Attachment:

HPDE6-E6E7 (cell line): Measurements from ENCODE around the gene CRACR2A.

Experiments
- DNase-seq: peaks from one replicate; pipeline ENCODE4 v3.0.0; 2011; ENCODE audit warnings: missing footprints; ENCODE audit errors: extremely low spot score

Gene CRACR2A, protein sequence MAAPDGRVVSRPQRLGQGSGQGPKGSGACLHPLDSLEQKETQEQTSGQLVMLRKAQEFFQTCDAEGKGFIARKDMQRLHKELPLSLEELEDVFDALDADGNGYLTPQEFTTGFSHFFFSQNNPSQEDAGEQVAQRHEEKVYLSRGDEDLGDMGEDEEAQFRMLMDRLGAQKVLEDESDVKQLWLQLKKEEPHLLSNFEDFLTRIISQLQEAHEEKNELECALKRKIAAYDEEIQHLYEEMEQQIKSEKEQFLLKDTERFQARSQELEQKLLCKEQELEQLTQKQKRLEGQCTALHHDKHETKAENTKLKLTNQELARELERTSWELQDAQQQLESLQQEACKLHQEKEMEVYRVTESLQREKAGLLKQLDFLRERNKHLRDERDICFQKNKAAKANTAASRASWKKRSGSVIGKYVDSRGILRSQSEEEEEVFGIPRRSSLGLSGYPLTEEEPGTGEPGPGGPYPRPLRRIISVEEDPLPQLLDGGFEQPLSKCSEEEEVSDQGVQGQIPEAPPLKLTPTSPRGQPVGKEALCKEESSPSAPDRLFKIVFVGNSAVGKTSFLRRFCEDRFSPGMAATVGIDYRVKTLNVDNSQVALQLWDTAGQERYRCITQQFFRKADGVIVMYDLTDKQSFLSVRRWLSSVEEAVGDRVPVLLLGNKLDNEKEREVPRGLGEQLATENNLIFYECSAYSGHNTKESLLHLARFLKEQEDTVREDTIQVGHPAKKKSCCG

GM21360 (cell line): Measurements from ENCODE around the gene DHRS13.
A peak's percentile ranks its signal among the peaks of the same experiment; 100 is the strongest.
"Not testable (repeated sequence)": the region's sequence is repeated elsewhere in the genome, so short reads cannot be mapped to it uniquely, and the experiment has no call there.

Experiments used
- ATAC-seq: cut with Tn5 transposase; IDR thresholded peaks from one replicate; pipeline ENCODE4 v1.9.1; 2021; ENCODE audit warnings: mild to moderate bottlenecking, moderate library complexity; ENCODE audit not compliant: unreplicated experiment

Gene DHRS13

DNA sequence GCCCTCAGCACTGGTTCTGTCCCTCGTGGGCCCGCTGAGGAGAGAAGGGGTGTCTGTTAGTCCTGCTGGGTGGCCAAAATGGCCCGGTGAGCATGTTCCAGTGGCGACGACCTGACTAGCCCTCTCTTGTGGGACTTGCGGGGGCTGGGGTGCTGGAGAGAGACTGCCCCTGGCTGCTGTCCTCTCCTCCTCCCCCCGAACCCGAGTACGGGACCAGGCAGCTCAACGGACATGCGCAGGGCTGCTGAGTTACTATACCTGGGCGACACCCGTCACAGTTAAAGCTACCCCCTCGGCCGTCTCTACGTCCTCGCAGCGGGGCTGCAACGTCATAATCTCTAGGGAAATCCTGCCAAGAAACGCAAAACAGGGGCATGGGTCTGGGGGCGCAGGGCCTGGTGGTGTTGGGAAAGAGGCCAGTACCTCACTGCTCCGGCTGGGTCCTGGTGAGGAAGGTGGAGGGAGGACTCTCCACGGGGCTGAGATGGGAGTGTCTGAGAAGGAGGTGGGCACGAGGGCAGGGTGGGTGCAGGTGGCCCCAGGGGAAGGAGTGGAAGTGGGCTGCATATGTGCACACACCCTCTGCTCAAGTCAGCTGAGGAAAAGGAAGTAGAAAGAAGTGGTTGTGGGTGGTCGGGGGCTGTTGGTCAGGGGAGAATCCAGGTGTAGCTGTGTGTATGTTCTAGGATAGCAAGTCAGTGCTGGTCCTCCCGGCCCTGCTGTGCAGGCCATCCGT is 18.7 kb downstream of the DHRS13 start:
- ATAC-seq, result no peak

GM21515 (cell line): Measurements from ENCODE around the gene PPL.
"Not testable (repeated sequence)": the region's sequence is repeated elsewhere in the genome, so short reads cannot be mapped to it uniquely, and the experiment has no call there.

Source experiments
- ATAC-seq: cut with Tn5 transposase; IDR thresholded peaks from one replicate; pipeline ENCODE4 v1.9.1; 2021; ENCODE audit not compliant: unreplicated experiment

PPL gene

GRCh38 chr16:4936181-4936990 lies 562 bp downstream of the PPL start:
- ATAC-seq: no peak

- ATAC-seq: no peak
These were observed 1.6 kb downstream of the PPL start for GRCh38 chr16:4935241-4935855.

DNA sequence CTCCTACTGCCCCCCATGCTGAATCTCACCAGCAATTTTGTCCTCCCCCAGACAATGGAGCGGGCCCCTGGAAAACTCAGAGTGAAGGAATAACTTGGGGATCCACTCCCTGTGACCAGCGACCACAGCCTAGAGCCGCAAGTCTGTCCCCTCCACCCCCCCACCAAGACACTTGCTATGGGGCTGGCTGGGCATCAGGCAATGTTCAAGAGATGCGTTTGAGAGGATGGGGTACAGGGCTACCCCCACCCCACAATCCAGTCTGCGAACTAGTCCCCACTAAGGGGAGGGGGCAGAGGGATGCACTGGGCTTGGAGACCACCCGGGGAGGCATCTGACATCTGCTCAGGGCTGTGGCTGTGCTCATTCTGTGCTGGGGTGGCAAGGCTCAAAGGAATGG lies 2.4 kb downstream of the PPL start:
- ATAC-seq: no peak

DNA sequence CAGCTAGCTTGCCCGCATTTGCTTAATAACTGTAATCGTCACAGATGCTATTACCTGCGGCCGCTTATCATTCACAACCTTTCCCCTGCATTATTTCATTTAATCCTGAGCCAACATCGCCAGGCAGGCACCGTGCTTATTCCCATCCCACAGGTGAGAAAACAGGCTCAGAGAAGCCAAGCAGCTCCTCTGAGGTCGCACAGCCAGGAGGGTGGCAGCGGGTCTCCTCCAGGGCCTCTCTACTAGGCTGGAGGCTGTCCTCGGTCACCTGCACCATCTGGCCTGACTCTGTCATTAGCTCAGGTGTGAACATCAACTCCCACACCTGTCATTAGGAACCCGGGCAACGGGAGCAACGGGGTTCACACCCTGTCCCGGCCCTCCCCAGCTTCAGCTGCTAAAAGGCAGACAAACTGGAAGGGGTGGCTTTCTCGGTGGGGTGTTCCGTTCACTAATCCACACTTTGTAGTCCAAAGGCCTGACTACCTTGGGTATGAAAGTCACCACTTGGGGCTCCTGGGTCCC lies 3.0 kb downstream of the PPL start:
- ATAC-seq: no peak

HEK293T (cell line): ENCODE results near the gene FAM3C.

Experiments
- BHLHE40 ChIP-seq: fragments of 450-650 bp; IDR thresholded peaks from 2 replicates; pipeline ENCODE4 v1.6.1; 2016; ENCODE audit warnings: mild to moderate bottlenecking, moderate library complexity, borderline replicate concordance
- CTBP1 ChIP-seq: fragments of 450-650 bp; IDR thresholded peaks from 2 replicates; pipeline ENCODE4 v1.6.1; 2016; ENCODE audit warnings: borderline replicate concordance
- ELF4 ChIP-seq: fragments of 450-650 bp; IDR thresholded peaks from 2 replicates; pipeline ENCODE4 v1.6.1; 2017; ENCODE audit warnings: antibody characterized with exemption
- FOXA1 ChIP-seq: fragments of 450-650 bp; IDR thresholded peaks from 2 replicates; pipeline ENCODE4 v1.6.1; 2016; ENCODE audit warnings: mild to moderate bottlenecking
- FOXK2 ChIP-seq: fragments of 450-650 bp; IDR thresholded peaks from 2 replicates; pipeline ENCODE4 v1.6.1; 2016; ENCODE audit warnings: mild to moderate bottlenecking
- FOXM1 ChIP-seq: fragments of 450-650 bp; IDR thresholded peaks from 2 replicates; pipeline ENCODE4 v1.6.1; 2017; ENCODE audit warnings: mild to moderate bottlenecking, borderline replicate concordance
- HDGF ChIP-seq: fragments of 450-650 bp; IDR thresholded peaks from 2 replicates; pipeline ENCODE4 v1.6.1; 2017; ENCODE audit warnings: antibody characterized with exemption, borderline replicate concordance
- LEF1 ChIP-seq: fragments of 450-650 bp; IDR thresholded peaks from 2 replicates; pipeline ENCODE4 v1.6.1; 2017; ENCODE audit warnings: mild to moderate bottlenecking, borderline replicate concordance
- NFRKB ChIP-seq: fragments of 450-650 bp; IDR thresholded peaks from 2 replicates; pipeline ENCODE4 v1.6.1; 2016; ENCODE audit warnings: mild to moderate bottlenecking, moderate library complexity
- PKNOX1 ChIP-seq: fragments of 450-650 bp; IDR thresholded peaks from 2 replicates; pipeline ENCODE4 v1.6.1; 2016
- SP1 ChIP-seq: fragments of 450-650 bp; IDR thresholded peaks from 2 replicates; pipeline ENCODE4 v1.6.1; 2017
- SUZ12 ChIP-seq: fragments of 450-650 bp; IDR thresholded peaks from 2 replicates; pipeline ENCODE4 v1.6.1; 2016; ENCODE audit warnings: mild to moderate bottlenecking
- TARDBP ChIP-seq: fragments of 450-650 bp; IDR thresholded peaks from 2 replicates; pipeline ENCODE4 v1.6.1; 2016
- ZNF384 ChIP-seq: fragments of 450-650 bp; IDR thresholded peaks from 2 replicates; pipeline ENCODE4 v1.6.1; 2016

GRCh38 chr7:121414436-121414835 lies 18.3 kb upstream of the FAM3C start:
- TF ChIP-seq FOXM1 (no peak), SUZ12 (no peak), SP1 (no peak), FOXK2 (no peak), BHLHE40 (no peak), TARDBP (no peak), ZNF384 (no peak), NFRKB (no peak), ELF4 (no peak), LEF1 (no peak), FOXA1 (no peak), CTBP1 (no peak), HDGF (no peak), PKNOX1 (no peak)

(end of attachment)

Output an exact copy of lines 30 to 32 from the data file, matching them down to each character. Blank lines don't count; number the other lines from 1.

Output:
- ELF4 ChIP-seq: fragments of 450-650 bp; IDR thresholded peaks from 2 replicates; pipeline ENCODE4 v1.6.1; 2017; ENCODE audit warnings: antibody characterized with exemption
- FOXA1 ChIP-seq: fragments of 450-650 bp; IDR thresholded peaks from 2 replicates; pipeline ENCODE4 v1.6.1; 2016; ENCODE audit warnings: mild to moderate bottlenecking
- FOXK2 ChIP-seq: fragments of 450-650 bp; IDR thresholded peaks from 2 replicates; pipeline ENCODE4 v1.6.1; 2016; ENCODE audit warnings: mild to moderate bottlenecking